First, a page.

Where the Alameda leads into the broader park, its sense of linearity dwindles and then vanishes, inducing you to slow your pace, look around, and take in the carefully thought-out native landscaping and plantings. A flagstone-lined acequia ni?a, a baby ditch, angles off from the deep cut of the Acequia Madre toward community gardens and a "waffle" garden— modeled on Native American farming practices and named for the water-saving grid of plantings in which each block can be watered separately. A footbridge crosses a "pond" wittily filled with lumps of dark blue glass. These and other circular structures in this section of the park echo the forms of the round wooden water tower in the Alameda and an elaborate circular play area designed by landscape artist Mary Miss.

The waffle garden, the "pond" of rocks, the water tower: all reference the importance of water in this arid environment. Irrigation water for the park comes from the 35,000-gallon water tower and from five 15,000-gallon underground storage tanks. They in turn are filled by rainwater that drains from the rooftops of seven railyard structures. From the bottom of the water tank, a mist of water descends on a display mapping the Santa Fe watershed. Coincidentally, the park and the Alameda command a stunning view of the Sangre de Cristo Mountains—the source of water for that watershed, for the Acequia Madre, and for crops grown all over northern New Mexico and sold at the farmers market (including the garlic this writer grows on his own farm).

This is just one way that the new park and plaza are deeply connected to the region and its people. In December 2008, the Rail Runner commuter train started frequent daily service between the old depot on the Alameda and points south, including Albuquerque. A new pedestrian and bicycle path parallels the tracks deep into Santa Fe's southern neighborhoods—the first of several pathways that will link the park and plaza to districts throughout the city and beyond.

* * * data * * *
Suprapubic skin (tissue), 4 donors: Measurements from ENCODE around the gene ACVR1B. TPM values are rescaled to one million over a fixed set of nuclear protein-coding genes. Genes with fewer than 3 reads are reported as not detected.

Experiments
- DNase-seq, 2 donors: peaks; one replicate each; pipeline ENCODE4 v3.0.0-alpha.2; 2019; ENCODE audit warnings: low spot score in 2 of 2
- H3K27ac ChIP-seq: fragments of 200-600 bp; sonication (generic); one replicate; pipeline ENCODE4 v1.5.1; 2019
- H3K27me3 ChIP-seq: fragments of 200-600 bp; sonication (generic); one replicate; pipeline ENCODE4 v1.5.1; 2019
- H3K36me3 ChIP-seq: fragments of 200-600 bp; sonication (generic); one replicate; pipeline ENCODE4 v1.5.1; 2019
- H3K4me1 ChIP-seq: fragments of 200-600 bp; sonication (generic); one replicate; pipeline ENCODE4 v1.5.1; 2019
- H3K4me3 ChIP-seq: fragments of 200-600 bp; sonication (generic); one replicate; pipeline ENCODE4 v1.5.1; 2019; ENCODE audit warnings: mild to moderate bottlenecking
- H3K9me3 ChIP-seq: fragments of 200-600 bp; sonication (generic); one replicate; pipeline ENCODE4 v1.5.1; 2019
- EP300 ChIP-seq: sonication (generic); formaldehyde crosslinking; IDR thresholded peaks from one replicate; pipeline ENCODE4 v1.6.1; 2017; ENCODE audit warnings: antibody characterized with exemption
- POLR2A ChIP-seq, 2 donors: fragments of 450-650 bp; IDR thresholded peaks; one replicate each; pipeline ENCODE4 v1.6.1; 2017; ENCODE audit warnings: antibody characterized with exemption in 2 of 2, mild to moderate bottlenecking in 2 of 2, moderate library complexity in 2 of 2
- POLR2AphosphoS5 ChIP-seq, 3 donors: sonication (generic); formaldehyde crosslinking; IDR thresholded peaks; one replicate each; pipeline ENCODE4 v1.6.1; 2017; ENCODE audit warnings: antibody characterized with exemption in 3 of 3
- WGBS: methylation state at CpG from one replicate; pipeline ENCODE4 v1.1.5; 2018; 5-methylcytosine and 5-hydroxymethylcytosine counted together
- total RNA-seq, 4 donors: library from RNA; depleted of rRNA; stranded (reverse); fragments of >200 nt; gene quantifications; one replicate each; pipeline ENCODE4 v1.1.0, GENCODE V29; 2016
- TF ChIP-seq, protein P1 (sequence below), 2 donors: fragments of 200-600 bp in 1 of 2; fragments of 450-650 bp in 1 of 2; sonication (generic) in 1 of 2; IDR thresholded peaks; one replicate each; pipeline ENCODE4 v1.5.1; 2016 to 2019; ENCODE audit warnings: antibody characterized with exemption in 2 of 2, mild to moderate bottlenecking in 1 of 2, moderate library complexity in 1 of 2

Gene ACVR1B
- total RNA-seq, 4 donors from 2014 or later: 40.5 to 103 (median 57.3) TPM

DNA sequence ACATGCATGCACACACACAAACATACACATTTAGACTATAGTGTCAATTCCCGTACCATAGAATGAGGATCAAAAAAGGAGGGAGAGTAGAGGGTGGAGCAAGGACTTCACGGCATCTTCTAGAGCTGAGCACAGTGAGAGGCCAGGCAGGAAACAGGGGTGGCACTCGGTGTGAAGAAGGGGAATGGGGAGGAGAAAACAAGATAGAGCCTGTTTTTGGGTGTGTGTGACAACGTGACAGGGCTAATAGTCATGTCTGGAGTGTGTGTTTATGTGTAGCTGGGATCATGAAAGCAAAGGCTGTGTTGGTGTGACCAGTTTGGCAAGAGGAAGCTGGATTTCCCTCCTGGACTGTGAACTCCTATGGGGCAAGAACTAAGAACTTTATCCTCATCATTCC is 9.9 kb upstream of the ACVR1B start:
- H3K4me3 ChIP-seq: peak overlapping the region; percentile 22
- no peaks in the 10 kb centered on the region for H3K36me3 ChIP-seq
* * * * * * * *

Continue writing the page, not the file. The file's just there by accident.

With TPL's help, a new Railyard Park Stewards group has been formed to care for the park and provide enhanced programming. Many dimensions of Santa Fe converge here: history, water use, local agriculture, transportation, education, arts and culture, and community. Gathered in proximity are the park and the Alameda, four buildings full of nonprofit offices, private businesses, the bike path, and a publicly owned commuter line.

"No private developer in his right mind would have done this, ever," Railyard Corporation board chair Steve Robinson proudly proclaims.

The railyard redevelopment has spanned 15 years, forging ahead through what sometimes seemed like insurmountable obstacles, including a real estate bubble, soaring construction costs, wavering public opinion, conflicting claims by innumerable stakeholders, and finally a national financial meltdown. TPL remained a guiding presence and prime mover throughout.

Last September's grand opening of the park and plaza attracted an estimated 20,000 people. "I had never before seen such a true cross-section of the community," says Carmella Padilla, who grew up in Santa Fe and worked on the park project as both a volunteer and a TPL contractor. In the months since, citizens' engagement with the park has continued to grow. Requests are pouring in to use it for a graduation, arts and crafts markets, walkathon, 5K race, film festival, concerts, Santa Fe's annual fiesta celebration, and the 400th anniversary observance of the Spanish settlement.

It is Padilla who reminds me of a final piece of railyard history when we meet for coffee at the Station Caf?, located in the restored 1914 Gross Kelly Almac?n Warehouse—the most distinguished adobe-style building on the railyard. "You know," she says, "the Santuario de Guadalupe, just up the street, was the Santa Fe terminus of the Camino Real." The "royal road" from Mexico City was Santa Fe's founding artery almost 400 years ago. How fitting that it runs through the heart of the city's new nexus, which is restoring old connections and setting new ones in place.

Stanley Crawford is the author of seven books, including Mayordomo: Chronicle of an Acequia in Northern New Mexico, which won of the 1988 Western States Book Award for Creative Nonfiction. He lives in Dixon, New Mexico, where he raises garlic that he sells at the Santa Fe Farmers Market. He served as a representative of the farmers market during planning for the Railyard Park and Plaza, the market's new home.